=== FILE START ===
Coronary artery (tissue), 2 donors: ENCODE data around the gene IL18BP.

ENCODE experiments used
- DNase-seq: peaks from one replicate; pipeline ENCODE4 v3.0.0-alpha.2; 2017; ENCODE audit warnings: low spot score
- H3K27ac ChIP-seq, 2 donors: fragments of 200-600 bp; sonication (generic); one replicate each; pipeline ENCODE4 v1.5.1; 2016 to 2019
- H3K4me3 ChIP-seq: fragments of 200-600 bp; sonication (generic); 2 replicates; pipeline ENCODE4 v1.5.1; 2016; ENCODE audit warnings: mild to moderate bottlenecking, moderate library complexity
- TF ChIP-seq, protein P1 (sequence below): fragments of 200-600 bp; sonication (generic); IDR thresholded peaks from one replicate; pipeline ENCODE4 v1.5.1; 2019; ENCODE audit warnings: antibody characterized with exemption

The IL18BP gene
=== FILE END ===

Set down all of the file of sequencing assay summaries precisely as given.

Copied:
Coronary artery (tissue), 2 donors: ENCODE data around the gene IL18BP.

ENCODE experiments used
- DNase-seq: peaks from one replicate; pipeline ENCODE4 v3.0.0-alpha.2; 2017; ENCODE audit warnings: low spot score
- H3K27ac ChIP-seq, 2 donors: fragments of 200-600 bp; sonication (generic); one replicate each; pipeline ENCODE4 v1.5.1; 2016 to 2019
- H3K4me3 ChIP-seq: fragments of 200-600 bp; sonication (generic); 2 replicates; pipeline ENCODE4 v1.5.1; 2016; ENCODE audit warnings: mild to moderate bottlenecking, moderate library complexity
- TF ChIP-seq, protein P1 (sequence below): fragments of 200-600 bp; sonication (generic); IDR thresholded peaks from one replicate; pipeline ENCODE4 v1.5.1; 2019; ENCODE audit warnings: antibody characterized with exemption

The IL18BP gene